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Letter: Concerning lack of communication regarding sexual assault

It’s 8:30 p.m. on Monday night, Sept.15. I’m looking through my usual round of news websites, seeing what’s happening in the world.

Then I see this headline on AZ Central: “ASU Police beef up patrols after campus assault.” I’m a Ph.D. student in the School of Community Resources and Development, and I couldn’t believe that this was the first I had heard of it. No email, no text alert.

I ask my wife, who works for the Dean’s office in the College of Public Programs if she has heard about an assault last week on the Tempe campus. She hasn’t. I think maybe we had somehow both missed it. So I email my colleagues in the Partnership for Community Development and my Ph.D. cohort. None of them has heard of the assault either.

Why are we just hearing about this?

Plenty of people around ASU work hard to make sure that students and staff are aware of the resources and precautions that students can take to protect themselves and seek help and healing when needed. Their work is important and to be commended. Continued support and expansion of those programs is needed.

But there is no excuse that students and staff should be left to find out nearly a week later, if at all, that an assault has happened on campus. This isn’t good enough for our community, particularly our young women who face sickeningly high odds of being assaulted. There is no reason the University with the largest undergraduate body in the country cannot muster the resources and planning to better inform our community in a timely manner when an assault has occurred in an area frequented by students, on campus or off.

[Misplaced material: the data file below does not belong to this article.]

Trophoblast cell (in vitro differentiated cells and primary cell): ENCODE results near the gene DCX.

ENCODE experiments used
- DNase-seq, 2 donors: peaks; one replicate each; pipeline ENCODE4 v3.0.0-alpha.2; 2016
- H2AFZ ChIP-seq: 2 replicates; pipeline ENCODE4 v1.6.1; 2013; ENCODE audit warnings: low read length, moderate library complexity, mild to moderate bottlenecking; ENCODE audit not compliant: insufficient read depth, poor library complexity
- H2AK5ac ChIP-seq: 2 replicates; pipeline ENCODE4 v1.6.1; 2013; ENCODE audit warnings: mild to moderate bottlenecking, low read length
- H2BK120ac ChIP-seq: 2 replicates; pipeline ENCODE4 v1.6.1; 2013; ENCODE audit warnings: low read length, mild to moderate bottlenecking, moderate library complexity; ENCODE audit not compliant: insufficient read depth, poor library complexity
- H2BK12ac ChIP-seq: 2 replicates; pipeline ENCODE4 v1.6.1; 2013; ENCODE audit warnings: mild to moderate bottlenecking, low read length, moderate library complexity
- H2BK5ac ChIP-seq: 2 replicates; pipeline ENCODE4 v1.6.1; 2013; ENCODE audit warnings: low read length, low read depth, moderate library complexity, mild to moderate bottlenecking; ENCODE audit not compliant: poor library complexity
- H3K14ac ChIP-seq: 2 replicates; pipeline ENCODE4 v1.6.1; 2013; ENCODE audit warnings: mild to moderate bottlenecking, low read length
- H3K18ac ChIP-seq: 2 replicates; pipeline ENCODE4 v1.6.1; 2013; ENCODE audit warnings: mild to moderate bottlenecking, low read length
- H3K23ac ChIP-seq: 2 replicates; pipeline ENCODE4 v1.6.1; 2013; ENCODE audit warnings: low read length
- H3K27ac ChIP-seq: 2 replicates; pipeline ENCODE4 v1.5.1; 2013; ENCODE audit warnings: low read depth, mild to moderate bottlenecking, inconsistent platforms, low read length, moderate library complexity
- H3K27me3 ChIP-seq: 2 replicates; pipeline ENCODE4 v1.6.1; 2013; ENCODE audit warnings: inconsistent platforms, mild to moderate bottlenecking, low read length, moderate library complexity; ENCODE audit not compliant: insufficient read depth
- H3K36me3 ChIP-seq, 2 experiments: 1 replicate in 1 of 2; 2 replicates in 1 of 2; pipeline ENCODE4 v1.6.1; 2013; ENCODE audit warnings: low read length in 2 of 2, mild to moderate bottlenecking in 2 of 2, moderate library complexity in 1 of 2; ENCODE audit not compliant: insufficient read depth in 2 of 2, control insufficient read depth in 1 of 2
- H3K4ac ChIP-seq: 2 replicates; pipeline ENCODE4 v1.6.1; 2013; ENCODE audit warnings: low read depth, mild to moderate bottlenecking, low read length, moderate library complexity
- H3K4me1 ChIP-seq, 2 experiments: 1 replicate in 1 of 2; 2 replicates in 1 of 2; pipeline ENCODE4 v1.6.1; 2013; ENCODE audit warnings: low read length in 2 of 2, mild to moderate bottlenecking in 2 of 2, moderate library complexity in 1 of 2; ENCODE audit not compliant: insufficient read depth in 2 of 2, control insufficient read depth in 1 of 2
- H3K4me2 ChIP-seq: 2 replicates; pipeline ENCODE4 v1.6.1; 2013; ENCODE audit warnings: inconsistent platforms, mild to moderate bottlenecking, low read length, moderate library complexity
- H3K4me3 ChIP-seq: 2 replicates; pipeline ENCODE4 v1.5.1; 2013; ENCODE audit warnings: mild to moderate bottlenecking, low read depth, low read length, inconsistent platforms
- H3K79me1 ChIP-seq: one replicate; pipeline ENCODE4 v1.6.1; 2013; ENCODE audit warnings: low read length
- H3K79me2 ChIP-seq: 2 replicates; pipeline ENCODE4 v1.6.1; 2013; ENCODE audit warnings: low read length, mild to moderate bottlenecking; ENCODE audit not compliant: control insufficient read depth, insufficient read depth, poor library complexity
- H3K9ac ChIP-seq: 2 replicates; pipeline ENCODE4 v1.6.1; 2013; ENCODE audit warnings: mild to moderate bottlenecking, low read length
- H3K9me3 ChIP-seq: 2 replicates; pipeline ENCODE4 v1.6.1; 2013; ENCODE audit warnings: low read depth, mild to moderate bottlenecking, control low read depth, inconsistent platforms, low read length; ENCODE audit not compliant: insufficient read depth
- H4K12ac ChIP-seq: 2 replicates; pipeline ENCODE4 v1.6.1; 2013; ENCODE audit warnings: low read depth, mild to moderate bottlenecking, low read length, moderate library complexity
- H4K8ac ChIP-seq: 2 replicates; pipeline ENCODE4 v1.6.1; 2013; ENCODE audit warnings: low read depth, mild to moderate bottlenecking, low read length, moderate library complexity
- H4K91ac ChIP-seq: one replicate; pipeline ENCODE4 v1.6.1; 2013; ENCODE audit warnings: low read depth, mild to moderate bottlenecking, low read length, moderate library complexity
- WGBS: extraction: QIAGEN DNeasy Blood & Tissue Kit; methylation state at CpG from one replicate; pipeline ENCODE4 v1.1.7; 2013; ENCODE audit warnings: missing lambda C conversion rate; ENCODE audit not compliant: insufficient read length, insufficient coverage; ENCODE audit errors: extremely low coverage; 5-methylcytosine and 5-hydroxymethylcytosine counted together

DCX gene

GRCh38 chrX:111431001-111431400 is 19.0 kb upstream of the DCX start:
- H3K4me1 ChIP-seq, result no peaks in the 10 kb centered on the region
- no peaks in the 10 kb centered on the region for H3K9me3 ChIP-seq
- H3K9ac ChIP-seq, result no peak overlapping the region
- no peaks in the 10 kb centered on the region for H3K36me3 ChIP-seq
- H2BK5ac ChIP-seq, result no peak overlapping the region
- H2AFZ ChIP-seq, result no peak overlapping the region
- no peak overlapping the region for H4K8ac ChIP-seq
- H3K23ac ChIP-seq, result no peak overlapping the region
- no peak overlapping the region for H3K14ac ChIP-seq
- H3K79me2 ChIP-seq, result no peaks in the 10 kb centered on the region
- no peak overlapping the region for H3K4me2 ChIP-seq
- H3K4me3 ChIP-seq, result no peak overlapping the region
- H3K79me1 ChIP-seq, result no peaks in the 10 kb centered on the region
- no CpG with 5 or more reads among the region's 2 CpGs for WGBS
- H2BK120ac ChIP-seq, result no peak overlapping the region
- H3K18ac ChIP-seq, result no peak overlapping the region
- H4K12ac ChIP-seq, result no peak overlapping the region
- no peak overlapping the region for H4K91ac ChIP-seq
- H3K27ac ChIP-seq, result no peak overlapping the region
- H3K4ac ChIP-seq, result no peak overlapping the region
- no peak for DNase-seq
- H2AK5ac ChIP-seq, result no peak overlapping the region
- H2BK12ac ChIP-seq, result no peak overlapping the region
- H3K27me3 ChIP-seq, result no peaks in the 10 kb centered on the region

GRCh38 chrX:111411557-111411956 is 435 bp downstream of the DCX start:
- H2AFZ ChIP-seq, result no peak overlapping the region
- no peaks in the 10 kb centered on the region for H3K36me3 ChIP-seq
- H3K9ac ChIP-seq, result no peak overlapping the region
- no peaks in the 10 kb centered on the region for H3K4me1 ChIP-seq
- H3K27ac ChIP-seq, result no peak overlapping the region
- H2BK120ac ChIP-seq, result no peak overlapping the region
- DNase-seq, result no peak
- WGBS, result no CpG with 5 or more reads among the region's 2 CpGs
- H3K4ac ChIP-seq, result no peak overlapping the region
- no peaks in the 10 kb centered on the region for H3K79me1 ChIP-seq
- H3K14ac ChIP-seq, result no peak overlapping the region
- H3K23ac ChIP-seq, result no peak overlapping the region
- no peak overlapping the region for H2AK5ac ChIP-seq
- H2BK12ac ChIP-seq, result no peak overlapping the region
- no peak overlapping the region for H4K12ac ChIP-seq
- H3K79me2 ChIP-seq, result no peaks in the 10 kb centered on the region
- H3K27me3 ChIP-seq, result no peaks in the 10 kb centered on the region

Whether this is a campus police issue, an administrative issue, or some other group altogether, immediate change is needed. If we can get texts about chlorine spills, we can get texts about assaults. If we should avoid an area because of police activity, we should also be informed to avoid an area because of the potential for violence.

Let’s hope that changes are made rather than passing the buck or explaining why it’s someone else’s job. The fact is a woman was sexually assaulted on campus and students and staff were not sufficiently made aware. We can do better.

Bjorn Peterson

Ph.D. Student, School of Community Resources and Development

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